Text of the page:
An unexpected side effect of Mexico's rampant drug violence: more exorcisms. Seven years of brutal killings have created "an infestation of demons," says exorcist Father Francisco Bautista, who sees expelling the evil spirits as the solution. Another priest and exorcist tells the BBC that exorcisms are in such high demand that some priests are performing them nearly every day. Most may not be exactly what you're envisioning, though, as they call for a more entry-level type of exorcism known as liberation prayers, which is appropriate for people who haven't lost full control of their mind and body. Bautista ties the rise in exorcism to the rise in the cult of Santa Muerte, or Saint Death, whose Mexican followers now number an estimated 8 million Mexican.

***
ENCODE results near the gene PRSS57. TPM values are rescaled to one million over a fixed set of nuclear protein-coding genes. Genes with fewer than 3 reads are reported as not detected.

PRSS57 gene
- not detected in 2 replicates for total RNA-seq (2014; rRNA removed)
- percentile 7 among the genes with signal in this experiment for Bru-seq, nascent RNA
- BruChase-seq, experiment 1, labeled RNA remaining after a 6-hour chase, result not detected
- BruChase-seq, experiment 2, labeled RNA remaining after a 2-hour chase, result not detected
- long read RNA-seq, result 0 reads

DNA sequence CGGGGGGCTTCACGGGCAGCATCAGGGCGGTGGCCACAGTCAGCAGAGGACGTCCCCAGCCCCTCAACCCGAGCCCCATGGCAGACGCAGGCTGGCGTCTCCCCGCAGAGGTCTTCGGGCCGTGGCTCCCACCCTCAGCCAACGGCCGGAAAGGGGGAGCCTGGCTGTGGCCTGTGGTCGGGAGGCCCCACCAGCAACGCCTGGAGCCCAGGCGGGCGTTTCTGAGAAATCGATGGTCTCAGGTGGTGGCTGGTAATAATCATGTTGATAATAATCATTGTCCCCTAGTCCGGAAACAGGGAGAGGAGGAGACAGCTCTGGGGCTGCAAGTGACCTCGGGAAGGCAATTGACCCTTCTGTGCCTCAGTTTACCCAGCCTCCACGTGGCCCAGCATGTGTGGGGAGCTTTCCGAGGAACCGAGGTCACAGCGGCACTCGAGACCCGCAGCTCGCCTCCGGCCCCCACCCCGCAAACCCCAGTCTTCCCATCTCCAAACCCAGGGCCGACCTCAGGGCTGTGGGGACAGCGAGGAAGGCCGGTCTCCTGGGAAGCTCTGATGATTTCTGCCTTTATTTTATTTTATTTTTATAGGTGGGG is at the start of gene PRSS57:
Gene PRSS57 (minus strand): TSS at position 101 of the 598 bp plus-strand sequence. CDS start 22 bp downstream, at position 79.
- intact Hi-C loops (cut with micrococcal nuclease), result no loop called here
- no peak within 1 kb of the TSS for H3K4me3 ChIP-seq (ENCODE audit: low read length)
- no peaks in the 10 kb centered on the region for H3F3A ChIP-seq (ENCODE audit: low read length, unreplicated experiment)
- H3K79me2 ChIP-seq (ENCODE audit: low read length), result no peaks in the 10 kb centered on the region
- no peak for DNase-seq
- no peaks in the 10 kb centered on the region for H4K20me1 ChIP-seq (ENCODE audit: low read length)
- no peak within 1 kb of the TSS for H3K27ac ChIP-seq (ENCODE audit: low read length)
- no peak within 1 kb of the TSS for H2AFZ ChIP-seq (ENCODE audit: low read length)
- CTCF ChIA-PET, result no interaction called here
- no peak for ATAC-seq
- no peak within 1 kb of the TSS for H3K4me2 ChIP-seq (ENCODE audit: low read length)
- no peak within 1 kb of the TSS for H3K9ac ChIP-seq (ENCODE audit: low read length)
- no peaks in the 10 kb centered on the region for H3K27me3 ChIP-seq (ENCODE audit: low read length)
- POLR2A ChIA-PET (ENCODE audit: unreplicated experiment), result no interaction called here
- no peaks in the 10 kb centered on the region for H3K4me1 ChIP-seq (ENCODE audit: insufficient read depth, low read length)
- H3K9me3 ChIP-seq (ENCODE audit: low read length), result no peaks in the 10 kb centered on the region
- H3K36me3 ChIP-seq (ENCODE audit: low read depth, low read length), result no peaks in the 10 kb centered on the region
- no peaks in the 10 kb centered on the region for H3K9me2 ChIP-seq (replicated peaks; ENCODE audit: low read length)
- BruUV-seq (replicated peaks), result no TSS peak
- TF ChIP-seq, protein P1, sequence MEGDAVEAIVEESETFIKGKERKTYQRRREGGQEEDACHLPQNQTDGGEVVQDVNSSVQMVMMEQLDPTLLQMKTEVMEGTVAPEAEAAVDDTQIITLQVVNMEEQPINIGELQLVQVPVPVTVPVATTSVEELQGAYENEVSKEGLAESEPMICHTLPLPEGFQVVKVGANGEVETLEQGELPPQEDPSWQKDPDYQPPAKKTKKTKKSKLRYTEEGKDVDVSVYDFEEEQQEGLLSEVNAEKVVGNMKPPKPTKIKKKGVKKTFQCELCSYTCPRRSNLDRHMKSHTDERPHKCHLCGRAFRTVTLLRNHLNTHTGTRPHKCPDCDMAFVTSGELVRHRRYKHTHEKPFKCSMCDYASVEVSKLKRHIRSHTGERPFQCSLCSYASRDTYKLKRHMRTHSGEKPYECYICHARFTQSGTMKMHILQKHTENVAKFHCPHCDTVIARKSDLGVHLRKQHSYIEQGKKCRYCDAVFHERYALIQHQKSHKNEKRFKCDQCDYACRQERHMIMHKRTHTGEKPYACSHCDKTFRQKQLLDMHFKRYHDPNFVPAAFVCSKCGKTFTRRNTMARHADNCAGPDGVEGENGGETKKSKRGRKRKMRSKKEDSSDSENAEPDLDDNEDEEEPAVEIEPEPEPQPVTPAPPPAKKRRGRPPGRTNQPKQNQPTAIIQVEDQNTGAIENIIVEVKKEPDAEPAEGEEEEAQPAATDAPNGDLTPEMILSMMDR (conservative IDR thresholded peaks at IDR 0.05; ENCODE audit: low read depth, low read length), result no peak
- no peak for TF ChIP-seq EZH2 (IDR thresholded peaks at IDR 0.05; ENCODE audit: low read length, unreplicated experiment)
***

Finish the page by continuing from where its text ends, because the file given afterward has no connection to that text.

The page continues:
Though the skeleton figure in a wedding dress has been around since the 18th century, Santa Muerte—a figure growing in the US—has "been adopted by the drug traffickers who ask her for help to avoid arrest and to make money," says Bautista. "In exchange they offer human sacrifices. And this has increased the violence in Mexico." The BBC's Vladimir Hernandez decides to investigate, and visits a famed shrine to Santa Muerte to see if he can find hordes of possessed followers. Instead he comes across middle-class families and pregnant woman who want the saint to safeguard their child. Says the woman who tends to the shrine, "We are in a free country and everyone can do what they want. We all will have to answer to God at some point."